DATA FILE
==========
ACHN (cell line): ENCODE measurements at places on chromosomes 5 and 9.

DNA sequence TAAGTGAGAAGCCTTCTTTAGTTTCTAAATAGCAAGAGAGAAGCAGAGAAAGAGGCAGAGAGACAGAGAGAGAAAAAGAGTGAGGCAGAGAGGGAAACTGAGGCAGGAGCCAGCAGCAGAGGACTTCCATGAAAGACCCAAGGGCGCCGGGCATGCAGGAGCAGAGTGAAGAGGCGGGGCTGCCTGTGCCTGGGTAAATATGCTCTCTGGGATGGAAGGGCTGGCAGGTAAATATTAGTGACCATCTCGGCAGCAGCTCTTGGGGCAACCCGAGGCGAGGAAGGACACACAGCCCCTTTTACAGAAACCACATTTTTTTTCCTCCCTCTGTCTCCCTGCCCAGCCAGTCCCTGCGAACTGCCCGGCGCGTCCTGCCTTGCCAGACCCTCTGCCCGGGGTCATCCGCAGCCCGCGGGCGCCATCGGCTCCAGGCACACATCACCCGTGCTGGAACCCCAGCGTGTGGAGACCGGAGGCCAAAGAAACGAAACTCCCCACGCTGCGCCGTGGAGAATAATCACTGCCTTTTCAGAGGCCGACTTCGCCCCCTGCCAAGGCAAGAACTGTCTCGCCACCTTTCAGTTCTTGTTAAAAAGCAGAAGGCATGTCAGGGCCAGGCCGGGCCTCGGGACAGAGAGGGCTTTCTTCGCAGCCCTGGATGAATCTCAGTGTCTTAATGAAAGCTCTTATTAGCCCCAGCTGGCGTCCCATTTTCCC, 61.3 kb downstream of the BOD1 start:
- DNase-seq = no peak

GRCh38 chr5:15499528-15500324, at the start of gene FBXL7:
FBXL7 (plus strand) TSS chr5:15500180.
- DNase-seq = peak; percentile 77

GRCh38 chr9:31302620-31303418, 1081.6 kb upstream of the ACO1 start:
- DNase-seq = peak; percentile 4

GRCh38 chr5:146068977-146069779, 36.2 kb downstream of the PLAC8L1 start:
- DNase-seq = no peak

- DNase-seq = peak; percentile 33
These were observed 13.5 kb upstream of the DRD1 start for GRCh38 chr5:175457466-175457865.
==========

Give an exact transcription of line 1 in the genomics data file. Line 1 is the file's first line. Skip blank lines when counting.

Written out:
ACHN (cell line): ENCODE measurements at places on chromosomes 5 and 9.